Linus Galleries, Fine Art Gallery
2014 Artist Interview Series
Linus Galleries, a Los Angeles contemporary art gallery, presents The Artist Interview Series. Our Linus artists are from all over the world and come from a variety of different practices and backgrounds. Read on to gain insight into the creative process and personality of our featured artist. This week we feature Len Upin who recently exhibited two of his incredibly detailed ink drawings in our Vulnerability vs. Strength show.
1) Please tell us your name, artistic practice of choice, and location in the world.
I’m Len Upin and live in a suburb Northwest of Chicago, Illinois. For the past eight years I have been drawing large portraits with pen and ink.
2) Are you self taught or did you formally study art?
I earned a BFA degree in Art Education from the University of Illinois and a MA degree in painting from Northern Illinois University.
3) What subject matter appears most in your artwork? What do you love about that subject? What do you dislike?
I’ve always been interested in the human face. When I grew up there was always artwork, mainly portraits, in my parents home. My father was a very creative, self-taught person and my older brother, is a formally trained painter. Both of them choose to create portraits. There were also two walls filled with photos of generations of our family members. Portraiture was a ‘no brainer’ for me. It is just another extension of my make-up.
4) Tell us about your process:
I work from photos and an opaque projector to enlarge my large images. I concentrate on the humorous and dramatic elements of the expressions. I crop the portraits showing extreme close-up views. The images cropped and oversized images is a powerful combination.
5) Do you have any secret party tricks or talents unrelated to your art making?
I am a “Big-Time” gardener along with my wife. We have six different flower areas and two vegetable gardens on all four sides around our house. It can be a full time, around-the-calendar hobby. I draw mostly in the winter and on rainy days. When I start commissioned portraits, that becomes a priority.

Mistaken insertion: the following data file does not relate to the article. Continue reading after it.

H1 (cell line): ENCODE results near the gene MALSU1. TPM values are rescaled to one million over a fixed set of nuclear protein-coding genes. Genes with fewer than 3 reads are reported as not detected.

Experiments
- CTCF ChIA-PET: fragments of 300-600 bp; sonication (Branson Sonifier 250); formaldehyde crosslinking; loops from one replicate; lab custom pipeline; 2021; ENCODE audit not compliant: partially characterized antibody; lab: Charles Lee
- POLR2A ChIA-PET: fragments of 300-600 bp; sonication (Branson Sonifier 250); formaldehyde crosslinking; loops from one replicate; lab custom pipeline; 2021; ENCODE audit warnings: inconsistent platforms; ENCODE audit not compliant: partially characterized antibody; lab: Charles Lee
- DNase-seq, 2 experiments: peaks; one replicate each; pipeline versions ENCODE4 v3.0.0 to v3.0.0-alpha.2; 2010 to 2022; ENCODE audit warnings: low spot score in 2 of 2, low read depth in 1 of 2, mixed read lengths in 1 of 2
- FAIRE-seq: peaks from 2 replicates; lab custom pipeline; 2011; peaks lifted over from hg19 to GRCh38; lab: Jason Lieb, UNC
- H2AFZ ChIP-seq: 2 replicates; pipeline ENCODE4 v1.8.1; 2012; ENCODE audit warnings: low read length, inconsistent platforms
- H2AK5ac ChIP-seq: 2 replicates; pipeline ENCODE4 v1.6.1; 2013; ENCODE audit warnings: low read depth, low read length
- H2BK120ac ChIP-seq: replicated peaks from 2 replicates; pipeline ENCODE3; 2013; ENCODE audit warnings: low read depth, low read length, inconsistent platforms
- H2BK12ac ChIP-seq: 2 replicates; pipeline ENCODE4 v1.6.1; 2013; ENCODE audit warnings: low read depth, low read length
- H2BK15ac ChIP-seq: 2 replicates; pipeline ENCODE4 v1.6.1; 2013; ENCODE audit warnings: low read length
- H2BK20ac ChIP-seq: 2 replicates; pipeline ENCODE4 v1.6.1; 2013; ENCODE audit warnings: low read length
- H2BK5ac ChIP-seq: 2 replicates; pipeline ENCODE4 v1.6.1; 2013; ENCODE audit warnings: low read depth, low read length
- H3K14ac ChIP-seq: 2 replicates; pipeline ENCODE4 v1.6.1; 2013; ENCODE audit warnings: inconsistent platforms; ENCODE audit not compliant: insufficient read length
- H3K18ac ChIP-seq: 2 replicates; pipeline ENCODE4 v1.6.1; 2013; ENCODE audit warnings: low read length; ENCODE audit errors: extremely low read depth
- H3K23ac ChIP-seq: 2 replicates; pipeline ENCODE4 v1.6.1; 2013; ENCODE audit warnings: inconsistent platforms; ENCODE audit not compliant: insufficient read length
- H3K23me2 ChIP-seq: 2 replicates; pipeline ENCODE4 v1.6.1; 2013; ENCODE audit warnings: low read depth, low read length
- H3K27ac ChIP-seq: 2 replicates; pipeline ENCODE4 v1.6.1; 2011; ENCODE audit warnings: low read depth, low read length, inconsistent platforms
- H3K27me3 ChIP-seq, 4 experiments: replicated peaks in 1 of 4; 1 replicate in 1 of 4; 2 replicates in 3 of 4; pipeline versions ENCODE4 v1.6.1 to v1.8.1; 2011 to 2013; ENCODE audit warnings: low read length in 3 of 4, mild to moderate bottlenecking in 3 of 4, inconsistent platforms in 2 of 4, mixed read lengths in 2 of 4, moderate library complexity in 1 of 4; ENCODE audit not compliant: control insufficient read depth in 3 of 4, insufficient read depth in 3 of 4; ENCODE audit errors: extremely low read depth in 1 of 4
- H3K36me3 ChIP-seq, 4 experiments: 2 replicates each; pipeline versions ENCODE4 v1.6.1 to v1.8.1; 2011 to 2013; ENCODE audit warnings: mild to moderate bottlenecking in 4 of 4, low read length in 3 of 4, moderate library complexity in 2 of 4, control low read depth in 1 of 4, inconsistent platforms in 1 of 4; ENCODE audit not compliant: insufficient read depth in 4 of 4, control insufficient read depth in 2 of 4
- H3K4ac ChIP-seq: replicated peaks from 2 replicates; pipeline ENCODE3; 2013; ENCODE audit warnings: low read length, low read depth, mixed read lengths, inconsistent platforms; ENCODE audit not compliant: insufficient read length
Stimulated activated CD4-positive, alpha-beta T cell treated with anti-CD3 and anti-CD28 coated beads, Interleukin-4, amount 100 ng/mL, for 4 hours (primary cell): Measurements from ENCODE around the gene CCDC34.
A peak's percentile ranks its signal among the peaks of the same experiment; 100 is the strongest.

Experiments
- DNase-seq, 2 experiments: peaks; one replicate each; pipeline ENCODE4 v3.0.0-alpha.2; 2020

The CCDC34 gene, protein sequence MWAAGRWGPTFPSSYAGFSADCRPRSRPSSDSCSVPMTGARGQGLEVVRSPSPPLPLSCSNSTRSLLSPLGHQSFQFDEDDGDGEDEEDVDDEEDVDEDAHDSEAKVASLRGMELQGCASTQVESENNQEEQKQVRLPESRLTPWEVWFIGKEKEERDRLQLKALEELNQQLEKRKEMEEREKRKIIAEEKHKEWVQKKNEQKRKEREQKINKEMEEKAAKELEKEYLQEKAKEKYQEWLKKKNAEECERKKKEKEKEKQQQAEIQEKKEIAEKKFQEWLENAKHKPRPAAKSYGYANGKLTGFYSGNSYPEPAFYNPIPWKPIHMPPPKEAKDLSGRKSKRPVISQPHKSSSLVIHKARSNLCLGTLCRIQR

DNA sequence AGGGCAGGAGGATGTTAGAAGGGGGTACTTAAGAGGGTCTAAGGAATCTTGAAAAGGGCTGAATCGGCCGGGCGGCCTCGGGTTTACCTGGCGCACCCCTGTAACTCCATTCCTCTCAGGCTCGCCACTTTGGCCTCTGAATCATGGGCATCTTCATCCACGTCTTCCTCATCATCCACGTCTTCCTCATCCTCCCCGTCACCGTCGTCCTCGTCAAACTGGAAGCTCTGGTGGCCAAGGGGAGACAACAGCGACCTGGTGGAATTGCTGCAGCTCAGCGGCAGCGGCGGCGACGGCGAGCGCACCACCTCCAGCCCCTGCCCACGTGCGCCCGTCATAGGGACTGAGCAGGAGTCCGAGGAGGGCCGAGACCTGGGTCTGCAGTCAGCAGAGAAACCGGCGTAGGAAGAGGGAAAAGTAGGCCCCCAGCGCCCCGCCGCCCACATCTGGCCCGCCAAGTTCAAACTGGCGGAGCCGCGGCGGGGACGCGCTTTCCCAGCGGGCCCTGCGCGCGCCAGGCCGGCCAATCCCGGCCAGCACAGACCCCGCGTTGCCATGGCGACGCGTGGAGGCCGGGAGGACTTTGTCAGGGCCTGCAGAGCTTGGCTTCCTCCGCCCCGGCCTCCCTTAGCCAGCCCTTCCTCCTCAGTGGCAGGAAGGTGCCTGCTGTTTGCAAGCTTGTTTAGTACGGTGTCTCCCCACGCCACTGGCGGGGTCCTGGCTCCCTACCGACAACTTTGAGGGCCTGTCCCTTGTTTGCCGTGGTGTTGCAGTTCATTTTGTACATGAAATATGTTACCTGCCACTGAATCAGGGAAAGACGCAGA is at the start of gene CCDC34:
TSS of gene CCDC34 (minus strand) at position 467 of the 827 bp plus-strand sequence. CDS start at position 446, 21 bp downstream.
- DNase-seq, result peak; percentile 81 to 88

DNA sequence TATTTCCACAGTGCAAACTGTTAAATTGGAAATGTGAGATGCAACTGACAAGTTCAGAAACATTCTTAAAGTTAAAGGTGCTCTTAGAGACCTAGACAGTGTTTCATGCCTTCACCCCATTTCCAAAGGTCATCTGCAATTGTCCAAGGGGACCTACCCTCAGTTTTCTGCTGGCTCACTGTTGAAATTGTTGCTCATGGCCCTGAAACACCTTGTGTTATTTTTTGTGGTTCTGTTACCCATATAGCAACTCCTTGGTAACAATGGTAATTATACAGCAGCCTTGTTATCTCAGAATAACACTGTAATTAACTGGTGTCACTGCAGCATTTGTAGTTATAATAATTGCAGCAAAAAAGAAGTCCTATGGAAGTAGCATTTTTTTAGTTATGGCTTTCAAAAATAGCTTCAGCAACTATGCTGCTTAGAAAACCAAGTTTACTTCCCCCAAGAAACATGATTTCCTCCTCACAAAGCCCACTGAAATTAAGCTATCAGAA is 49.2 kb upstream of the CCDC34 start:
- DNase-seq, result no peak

6) Tell us about your ‘aha’ moment, or any kind of artistic breakthrough or evolution you experienced?
I had a stroke in 2003. My aphasia disability forced me to take an early retirement as a teacher. For a few years I worked with a number of speech therapists to help me regain my art of language. At the same time, I enrolled in a local junior college and private art studios to keep my art skills fresh. My “Aha” moment happened when I was looking in the mirror playing around with a self-portrait. I started on a loose, continuous line contour and continued to fill in the fields of values using random scribble marks. The drawing was loose, fresh and well – therapeutic.
7) Any parting advice for budding artists?
Over the years, I taught, mentored, coached, advised and parented more then 2500 budding artists. Most of my students just took my classes for fun, a break out of their academic schedule. However, many others were planning or realized they may be able to go beyond their young aesthetic experiences. I told them they need a solid academic training about the ‘classics’. At the same time, I pushed them to create new ideas and new experiences. Variety is important, yes, but continuity of individual styles and statement are key.
If you are interested in purchasing artwork from this artist or any of the artists featured on this blog or our website please CONTACT the GALLERY
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